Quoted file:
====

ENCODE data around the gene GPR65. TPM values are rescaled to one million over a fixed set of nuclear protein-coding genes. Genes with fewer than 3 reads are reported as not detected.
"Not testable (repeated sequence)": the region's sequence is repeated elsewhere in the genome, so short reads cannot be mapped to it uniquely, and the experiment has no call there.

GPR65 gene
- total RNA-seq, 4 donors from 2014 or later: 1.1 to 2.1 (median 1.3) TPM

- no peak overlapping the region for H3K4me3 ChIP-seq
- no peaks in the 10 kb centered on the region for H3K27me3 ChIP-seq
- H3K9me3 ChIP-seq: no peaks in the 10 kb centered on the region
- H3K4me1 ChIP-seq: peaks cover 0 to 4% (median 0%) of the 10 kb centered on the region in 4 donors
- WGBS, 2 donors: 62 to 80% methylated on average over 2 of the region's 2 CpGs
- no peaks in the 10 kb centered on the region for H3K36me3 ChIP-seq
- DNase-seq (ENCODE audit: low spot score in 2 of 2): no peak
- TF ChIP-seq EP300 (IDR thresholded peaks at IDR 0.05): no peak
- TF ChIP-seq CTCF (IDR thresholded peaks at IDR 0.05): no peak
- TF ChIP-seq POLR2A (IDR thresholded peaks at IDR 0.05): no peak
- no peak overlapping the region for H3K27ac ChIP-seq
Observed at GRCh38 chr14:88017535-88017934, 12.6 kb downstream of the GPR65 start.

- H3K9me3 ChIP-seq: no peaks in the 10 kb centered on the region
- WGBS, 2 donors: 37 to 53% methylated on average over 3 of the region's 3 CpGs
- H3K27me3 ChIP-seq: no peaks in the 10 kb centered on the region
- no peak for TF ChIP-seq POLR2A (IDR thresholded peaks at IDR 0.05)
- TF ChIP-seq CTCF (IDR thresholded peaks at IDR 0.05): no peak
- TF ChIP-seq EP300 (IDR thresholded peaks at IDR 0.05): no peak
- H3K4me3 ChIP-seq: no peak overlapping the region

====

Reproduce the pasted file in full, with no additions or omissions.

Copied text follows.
ENCODE data around the gene GPR65. TPM values are rescaled to one million over a fixed set of nuclear protein-coding genes. Genes with fewer than 3 reads are reported as not detected.
"Not testable (repeated sequence)": the region's sequence is repeated elsewhere in the genome, so short reads cannot be mapped to it uniquely, and the experiment has no call there.

GPR65 gene
- total RNA-seq, 4 donors from 2014 or later: 1.1 to 2.1 (median 1.3) TPM

- no peak overlapping the region for H3K4me3 ChIP-seq
- no peaks in the 10 kb centered on the region for H3K27me3 ChIP-seq
- H3K9me3 ChIP-seq: no peaks in the 10 kb centered on the region
- H3K4me1 ChIP-seq: peaks cover 0 to 4% (median 0%) of the 10 kb centered on the region in 4 donors
- WGBS, 2 donors: 62 to 80% methylated on average over 2 of the region's 2 CpGs
- no peaks in the 10 kb centered on the region for H3K36me3 ChIP-seq
- DNase-seq (ENCODE audit: low spot score in 2 of 2): no peak
- TF ChIP-seq EP300 (IDR thresholded peaks at IDR 0.05): no peak
- TF ChIP-seq CTCF (IDR thresholded peaks at IDR 0.05): no peak
- TF ChIP-seq POLR2A (IDR thresholded peaks at IDR 0.05): no peak
- no peak overlapping the region for H3K27ac ChIP-seq
Observed at GRCh38 chr14:88017535-88017934, 12.6 kb downstream of the GPR65 start.

- H3K9me3 ChIP-seq: no peaks in the 10 kb centered on the region
- WGBS, 2 donors: 37 to 53% methylated on average over 3 of the region's 3 CpGs
- H3K27me3 ChIP-seq: no peaks in the 10 kb centered on the region
- no peak for TF ChIP-seq POLR2A (IDR thresholded peaks at IDR 0.05)
- TF ChIP-seq CTCF (IDR thresholded peaks at IDR 0.05): no peak
- TF ChIP-seq EP300 (IDR thresholded peaks at IDR 0.05): no peak
- H3K4me3 ChIP-seq: no peak overlapping the region